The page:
Real Kramer travels down hallway to success


OK, trivia fans: What do the Empire State Building, Broadway, the Statue of Liberty and Kenny Kramer have in common?

Give up?

In New York, they are all tourist attractions.

In the case of Kramer, it’s the proximity theory of success. Sometimes, you can make a very good living just by living across the hall.


But more about riches through cozy real estate later.

Millions of TV viewers around the world know Kramer--the affable, lanky bachelor with a scheme each show who bursts through the door of Jerry Seinfeld’s apartment each week.

That Kramer is based on the life of a real Kramer--Kenny Kramer, a 52-year-old former stand-up comic and jewelry manufacturer who, without an ounce of trepidation, launched a reality tour in Manhattan based on the hit sitcom and his own unique lifestyle.

Fueled by “Seinfeld” fever, and the real Kramer’s penchant for publicity, the tour in just 11 months has become a hit at the New York Convention and Visitors Bureau.


“It was insane how the world responded to the fact there was a real Kramer,” said Kramer, the tour entrepreneur. “Phones were ringing off the wall. The fact I thought up this scheme is very Kramer, if I say so myself.”

Not only is Kramer riding the “Seinfeld” wave (it’s the No. 1-rated show in the country), he also is benefiting from New York’s brighter image in out-of-town eyes.

A sharp drop in crime, the Yankees’ World Series win, South America’s strong economy and other factors have helped lure visitors. More than 25,447,000 people--a record--traveled to the city in 1996.

Jerry, Elaine, George and Kramer (played on TV by the actor Michael Richards) are familiar figures overseas, where “Seinfeld” is syndicated. Many people who take Kramer’s tour are foreign fans.

“People love ‘Seinfeld,’ ” said Shane Armstrong, 26, a copywriter from Brisbane, Australia. “Angst is international.”

In January, just before the tour started, Bobby Allen Brooks--the real Kramer’s partner--was nervous.

“Bobby, I am the real Kramer. I don’t have to do an act. I am going to do myself,” Kramer said. “I am going to be in the moment.”

Clearly, this is Kramer’s moment.


“Only in America, I’m famous because I lived across the hall from a guy who had talent,” he told tour members before they boarded a bus to view such “Seinfeld” landmarks as the restaurant on upper Broadway that is replicated in the series.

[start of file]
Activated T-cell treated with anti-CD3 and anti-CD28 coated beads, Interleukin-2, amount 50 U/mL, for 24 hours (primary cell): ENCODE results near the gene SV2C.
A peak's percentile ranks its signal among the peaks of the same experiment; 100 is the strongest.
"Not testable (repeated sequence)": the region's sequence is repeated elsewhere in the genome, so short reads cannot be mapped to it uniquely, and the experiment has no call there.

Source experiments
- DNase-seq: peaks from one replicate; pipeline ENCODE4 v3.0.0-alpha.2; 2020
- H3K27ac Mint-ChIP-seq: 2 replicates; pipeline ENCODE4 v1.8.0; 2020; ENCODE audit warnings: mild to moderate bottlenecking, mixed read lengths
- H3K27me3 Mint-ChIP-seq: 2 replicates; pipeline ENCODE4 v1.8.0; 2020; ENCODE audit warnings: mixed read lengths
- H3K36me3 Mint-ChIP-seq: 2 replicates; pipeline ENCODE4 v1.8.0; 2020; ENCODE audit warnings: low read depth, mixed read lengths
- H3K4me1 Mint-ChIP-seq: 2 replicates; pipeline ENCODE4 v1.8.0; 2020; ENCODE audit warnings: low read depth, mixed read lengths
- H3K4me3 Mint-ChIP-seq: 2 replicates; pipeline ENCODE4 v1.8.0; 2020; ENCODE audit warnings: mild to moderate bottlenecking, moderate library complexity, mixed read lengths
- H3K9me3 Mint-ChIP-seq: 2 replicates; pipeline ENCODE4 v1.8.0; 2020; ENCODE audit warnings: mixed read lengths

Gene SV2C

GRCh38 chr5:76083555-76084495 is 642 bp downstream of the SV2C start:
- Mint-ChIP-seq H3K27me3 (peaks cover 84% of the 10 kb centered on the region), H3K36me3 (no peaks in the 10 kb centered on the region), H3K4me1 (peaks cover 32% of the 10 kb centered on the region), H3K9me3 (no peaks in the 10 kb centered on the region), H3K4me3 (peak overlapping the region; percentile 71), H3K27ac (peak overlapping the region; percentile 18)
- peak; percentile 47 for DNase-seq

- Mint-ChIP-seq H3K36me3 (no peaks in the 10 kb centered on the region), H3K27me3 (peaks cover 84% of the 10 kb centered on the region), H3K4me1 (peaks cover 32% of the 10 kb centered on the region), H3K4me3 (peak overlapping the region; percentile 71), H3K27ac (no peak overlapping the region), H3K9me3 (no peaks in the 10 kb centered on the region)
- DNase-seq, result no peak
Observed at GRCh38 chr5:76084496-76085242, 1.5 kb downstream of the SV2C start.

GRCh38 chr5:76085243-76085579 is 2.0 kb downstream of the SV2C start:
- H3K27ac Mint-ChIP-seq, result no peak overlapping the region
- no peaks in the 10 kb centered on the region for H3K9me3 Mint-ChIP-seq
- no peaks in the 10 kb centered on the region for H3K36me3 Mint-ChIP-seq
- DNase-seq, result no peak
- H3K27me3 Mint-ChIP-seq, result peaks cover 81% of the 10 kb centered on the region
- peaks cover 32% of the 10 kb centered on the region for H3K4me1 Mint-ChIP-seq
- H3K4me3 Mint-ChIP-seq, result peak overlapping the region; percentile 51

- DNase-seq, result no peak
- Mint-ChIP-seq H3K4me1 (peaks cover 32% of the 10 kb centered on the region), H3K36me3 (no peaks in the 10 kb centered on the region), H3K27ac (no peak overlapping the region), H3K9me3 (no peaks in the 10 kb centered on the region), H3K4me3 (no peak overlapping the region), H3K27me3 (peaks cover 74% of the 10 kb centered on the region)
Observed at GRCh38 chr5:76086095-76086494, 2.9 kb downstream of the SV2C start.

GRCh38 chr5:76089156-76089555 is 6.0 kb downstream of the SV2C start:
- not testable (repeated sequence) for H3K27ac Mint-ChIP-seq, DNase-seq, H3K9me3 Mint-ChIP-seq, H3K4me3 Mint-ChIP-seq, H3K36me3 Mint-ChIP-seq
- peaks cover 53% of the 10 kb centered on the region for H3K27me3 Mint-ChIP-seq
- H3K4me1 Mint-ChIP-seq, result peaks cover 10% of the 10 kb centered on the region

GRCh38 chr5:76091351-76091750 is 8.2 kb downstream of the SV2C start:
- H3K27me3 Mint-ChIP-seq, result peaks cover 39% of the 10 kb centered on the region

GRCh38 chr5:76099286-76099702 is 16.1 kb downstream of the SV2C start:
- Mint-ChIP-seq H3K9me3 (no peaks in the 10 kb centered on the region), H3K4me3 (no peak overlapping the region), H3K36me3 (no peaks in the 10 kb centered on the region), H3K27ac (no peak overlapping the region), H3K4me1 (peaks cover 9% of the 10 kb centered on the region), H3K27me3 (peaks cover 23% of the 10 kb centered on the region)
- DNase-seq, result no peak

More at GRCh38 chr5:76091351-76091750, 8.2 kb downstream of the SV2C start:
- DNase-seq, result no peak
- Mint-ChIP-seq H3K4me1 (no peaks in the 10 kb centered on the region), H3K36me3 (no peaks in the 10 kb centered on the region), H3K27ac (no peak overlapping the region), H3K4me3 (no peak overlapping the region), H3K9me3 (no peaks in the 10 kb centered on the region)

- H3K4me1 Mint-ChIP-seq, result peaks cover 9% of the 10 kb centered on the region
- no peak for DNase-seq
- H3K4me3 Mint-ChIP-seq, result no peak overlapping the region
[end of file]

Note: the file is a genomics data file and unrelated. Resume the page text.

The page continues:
The talented tenant who was Kramer’s neighbor was Larry David, who created the sitcom with Jerry Seinfeld.

Seinfeld already was successful, having appeared on the “Tonight Show” and David Letterman. David was less successful. Like a traveling salesman schlepping a suitcase, David carried neurosis on stage with him. Anxiety, not dust balls, resided under his bed.

David took risks. But in the face of rejection, he could explode. Other comics watched whenever he went on stage, not knowing whether they would witness a mega-hit or a meltdown.

One night, David was heckled by a cute girl, Kramer told the tour. The audience sided with the girl. Finally, standing in a puddle of humiliation, David confronted his tormentor. “You know the worst part about this is I would still date you,” David said.

“Jerry idolized Larry,” Kramer explained.

After arranging to meet in a comedy club, Seinfeld and David took a walk, winding up in the cereal aisle of a supermarket. They started making little jokes about cereal.

“Larry turns to Jerry and says, ‘Look what we’re doing in here. We’re making jokes about nothing. Let’s do a whole show like that,’ ” Kramer related.



They started writing the pilot in David’s apartment. Kramer, a close friend of David’s--they even shared the same pair of good black pants--kept popping in. It seemed to Seinfeld that across the hall in Kramer’s apartment, a party was always in progress.

“Beautiful women were going into the apartment. Land mammals were going into the apartment right across the hall,” Brooks told the tour. “Jerry could not believe the scene.”

Kramer became a character in the TV show.

“What’s the difference between Kramer and the Hezbollah?” Brooks asked, referring to Kramer, the party animal turned tour director. “The answer is the Hezbollah has to actually leave their apartments to get hostages.”